Amazon Web Services is one of the company’s best-known divisions. It provides a wide range of cloud computing services to customers, such as servers, storage, networking and remote computing. Amazon Web Services has become the leading provider of virtual infrastructure, with a wide variety of operating systems, hypervisors and service orchestrators that are used to run applications on the platform.
AWS has dozens of geographically-diverse data centers called “regions” worldwide. By deploying services across regions, businesses can build highly-available cloud infrastructure that’s resistant to failures of individual servers or entire data centers. For example, Netflix moved its entire IT infrastructure to AWS and closed its last major data center in 2015. The company relies on AWS for transaction processing, customer databases and other essential IT functions. This level of trust from large, long-established enterprises speaks to the maturity and reliability of the AWS ecosystem.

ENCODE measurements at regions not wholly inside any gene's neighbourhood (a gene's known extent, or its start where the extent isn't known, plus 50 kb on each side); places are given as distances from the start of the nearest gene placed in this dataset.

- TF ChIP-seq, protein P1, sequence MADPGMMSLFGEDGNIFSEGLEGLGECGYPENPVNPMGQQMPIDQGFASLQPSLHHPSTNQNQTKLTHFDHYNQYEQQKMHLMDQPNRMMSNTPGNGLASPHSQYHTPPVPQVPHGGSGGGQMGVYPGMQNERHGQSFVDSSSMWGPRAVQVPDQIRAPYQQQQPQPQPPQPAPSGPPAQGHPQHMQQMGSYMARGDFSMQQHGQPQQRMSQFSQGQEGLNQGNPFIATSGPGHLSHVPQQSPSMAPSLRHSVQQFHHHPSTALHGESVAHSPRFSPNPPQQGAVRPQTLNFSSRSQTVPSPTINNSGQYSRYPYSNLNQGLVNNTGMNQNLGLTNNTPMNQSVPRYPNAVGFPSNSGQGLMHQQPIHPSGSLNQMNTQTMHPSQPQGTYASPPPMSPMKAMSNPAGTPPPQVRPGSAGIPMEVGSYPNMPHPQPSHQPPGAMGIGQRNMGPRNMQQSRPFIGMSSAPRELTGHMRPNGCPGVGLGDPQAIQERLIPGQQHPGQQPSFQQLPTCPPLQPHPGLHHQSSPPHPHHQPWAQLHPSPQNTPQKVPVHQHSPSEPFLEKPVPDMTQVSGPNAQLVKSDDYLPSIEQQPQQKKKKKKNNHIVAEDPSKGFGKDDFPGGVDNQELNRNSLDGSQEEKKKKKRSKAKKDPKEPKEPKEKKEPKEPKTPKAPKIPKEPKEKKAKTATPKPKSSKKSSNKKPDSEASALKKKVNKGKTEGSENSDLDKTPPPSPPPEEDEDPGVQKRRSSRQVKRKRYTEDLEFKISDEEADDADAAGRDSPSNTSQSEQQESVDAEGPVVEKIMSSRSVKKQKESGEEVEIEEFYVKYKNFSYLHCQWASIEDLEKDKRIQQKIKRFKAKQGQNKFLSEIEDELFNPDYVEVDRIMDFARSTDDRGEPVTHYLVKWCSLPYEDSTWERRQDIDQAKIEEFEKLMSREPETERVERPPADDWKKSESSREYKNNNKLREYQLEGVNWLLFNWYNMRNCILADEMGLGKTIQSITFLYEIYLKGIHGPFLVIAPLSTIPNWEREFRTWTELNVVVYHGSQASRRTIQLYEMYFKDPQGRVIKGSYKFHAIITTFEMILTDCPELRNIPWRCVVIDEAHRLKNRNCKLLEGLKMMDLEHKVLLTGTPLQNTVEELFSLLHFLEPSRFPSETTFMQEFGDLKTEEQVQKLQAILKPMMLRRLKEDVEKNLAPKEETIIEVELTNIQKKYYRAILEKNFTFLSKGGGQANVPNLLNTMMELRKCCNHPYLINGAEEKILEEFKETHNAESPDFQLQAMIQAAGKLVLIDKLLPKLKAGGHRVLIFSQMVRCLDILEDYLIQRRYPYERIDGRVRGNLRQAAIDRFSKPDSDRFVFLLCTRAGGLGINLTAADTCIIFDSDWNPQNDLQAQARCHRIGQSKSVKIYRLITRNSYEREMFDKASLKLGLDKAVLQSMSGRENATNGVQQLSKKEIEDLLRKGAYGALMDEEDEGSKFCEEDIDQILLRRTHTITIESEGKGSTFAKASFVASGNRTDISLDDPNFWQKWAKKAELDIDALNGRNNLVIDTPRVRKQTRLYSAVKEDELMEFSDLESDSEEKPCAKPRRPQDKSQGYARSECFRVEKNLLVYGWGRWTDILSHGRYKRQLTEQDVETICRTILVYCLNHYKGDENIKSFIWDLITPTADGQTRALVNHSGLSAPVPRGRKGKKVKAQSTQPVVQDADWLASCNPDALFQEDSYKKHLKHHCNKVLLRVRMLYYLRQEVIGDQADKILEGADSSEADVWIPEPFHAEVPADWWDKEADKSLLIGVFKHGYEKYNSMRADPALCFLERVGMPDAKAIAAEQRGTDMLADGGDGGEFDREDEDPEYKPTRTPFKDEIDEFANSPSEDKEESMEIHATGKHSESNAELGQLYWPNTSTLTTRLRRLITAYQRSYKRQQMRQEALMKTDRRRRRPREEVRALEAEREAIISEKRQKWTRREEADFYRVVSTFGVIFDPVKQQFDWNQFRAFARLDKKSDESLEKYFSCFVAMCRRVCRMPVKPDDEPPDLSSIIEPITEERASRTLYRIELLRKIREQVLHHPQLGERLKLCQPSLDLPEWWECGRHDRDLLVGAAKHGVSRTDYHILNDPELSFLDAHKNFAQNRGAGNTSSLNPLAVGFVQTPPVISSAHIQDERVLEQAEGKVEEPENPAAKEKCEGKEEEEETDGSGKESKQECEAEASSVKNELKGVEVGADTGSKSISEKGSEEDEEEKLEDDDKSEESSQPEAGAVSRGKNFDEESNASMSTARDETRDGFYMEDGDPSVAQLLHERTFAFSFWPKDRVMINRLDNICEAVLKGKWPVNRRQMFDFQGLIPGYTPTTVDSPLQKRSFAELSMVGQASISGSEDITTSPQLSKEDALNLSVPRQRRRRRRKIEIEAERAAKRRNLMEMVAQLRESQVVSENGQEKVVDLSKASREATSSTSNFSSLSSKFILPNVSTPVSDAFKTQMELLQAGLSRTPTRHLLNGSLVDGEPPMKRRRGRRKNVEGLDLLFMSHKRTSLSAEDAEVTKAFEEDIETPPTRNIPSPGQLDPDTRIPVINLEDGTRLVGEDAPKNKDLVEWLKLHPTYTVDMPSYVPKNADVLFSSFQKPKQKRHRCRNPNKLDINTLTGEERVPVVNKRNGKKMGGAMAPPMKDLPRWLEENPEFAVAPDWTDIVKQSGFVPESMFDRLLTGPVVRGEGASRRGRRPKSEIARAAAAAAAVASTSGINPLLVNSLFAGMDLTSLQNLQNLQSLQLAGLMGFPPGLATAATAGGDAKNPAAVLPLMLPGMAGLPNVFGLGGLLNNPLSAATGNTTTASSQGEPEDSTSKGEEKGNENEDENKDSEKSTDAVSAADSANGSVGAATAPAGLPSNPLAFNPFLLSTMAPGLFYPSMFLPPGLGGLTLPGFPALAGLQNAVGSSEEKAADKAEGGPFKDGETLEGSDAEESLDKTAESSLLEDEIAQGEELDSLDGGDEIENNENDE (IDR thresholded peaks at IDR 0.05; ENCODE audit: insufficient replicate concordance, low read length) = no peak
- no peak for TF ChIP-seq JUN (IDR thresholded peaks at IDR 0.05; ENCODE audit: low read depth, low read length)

The Elastic Compute Cloud (EC2) service, for instance, offers a variety of instances with different compute capacity that can be scaled up or down as needed. For some workloads, this is as simple as changing the number of virtual servers. For others, the business can use tools such as Auto Scaling to automatically adjust capacity to maintain performance and uptime.
AWS also offers a number of services that enable business to monitor and manage their application and infrastructure through a dashboard and APIs. For example, a business can monitor application and resource health with the Personal Health Dashboard. They can also retain usage and API call logs with Amazon CloudTrail. For more information on AWS, visit the AWS website. amazon aws